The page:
President Barack Obama's $787 billion federal stimulus package, now
known as the American Recovery and Reinvestment Act (ARRA) of 2009, is
designed to jumpstart the nation's failing economy not only through
grants and middle-class tax cuts, but by funding state ''shovel-ready''
construction projects that will hopefully produce thousands of jobs and
small business opportunities, especially in the black community.
Just last week, Pres. Obama unveiled new proposals to allow small
businesses easier access to loans and capital through the US Small
Business Administration in an effort to empower them to take better
advantage of stimulus package opportunities.
But even before North Carolina fully determines how to distribute
its $6.1 billion in federal stimulus funding, questions are being
raised as to how African-Americans can best access their share of the
This Dispatch will outline how funds allocated in the ARRA aim to support broadband initiatives and how states can leverage broadband to create efficiencies, increase opportunities and begin to bridge a major resource divide in our country by implementing progressive broadband initiatives.
PORTLAND, Ore. (NNPA) - Rep. Chip Shields (D-Portland) this week
introduced a bipartisan bill that would provide oversight of how
state-chartered banks are spending money disbursed through the Troubled
Assets Relief Program (TARP).
The move comes at the same time another new bill would create a
statewide “stimulus czar” to oversee the influx of money expected from
President Barack Obama’s economic plan.
If passed, Shields’ House Bill 2784 would convene a bipartisan
group of Oregon state senators and representatives, as well as members
of the Oregon Department of Consumer and Business Services and
representatives of the financial industry, to provide oversight and
evaluate the need for regulation of operations of financial
institutions licensed, certified or chartered in this state that
receive funds from the TARP program.
The Center for American Progress has a new interactive map to view the unemployment numbers in each state
Harvesting Low-Hanging Energy Savings -
Families and businesses fail to invest in energy efficiency for a
variety of reasons: utility companies discourage it since their profits
are often tied to electricity sold or landlords often don't profit from
efficiency investments. This Center for American Progress
report highlights how "energy efficiency resource standards" - adopted
in 18 states - can generate real energy savings for consumers.
Metropolitan Recovery and Spending Priorities - This series of papers by the Brookings Institution
suggests how the federal budget plan and recovery package might affect
the metropolitan drivers of national prosperity, including innovation,
human capital, infrastructure, and sustainable places.
On Thursday, the official unemployment rate climbed to 8.1% nationwide as employers shed an additional 651,00 workers last month. Add in sharp rises in the number of involuntary part-time and long-time discouraged workers, and the unemployment rate rose to 14.8%. While long-term job growth is the goal of the recovery package, states need to, and some are already stepping up to, address the immediate needs of the unemployed. This Dispatch emphasizes key programs states can take advantage of to help their unemployed workers.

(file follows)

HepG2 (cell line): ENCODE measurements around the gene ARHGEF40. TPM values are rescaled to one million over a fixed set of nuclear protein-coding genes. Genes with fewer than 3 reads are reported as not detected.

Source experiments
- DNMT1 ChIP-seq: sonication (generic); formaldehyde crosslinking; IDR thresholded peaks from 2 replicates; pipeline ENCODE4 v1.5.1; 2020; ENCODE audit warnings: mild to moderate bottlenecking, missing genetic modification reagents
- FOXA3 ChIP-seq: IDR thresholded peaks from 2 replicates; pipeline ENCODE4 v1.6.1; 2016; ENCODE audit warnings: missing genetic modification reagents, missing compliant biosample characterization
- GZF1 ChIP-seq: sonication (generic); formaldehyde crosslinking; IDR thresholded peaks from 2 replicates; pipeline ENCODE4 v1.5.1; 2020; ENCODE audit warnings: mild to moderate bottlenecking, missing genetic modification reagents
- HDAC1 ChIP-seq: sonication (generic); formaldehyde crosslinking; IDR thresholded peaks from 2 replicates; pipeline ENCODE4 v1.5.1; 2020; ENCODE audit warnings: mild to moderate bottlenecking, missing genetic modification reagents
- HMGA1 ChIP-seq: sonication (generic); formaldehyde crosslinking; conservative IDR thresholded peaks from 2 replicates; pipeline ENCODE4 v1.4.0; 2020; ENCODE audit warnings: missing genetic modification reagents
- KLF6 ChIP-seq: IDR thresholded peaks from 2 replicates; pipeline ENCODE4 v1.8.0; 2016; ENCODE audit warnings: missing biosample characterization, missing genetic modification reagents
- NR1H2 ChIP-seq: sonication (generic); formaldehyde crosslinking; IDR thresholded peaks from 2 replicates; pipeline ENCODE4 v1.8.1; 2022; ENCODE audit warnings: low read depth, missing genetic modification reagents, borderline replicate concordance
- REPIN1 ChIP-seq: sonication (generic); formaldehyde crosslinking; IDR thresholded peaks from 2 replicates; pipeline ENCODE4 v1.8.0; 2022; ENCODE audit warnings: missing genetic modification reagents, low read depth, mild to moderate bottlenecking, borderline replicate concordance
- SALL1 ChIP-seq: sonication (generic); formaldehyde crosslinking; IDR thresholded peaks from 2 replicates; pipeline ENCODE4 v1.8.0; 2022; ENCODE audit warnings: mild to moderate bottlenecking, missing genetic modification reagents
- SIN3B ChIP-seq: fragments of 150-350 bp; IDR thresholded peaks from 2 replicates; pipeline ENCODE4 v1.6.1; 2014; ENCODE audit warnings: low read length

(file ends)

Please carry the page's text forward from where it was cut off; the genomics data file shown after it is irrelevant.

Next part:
Salem, OR - Representatives of some national "good government" groups will be in Salem today for the first hearing on two bills that would tighten requirements for who gets government contracts and how they use the money. The Oregon legislation could be used by other states that are looking for ways to track job creation and increase accountability.
In fact, Oregon has some ideas that other states may soon be anxious to copy. This morning, a House committee in Salem discusses two bills that propose turning up the heat on government contractors by setting quality standards and tracking their progress. With billions of dollars of federal stimulus money at stake — and a president who says it must be used to create jobs — states are scrambling to figure out how to meet federal requirements.
Ever since Steve Watson had his first job at age 16 picking
asparagus, he's paid his taxes. And he's always wanted to ensure the
government spends his money wisely.
So naturally, when the 53-year-old heard that President Barack
Obama pledged a new era of transparency with his 3-week-old $787
billion stimulus package, Watson was glad he could log online and check
how every dollar was spent.
Salem, OR — Amidst renewed calls from the Obama administration
for accountability from private contractors on the federal level, the
Oregon State House of Representatives is considering a bill that would
far outstrip the contractor accountability provisions maintained by any
state governments to date.
This Monday at 8am, leading transparency experts from the national
Coalition for an Accountable Recovery (CAR) will testified before the
Oregon House Business and Labor Committee in support of the bill, HB
2037, which would require private contractors in Oregon to disclose the
number of employees and the wages, they pay. This is especially
important with the federal government requiring transparency on jobs
created through the $6.48 billion in federal funds set aside for Oregon
under the recovery plan.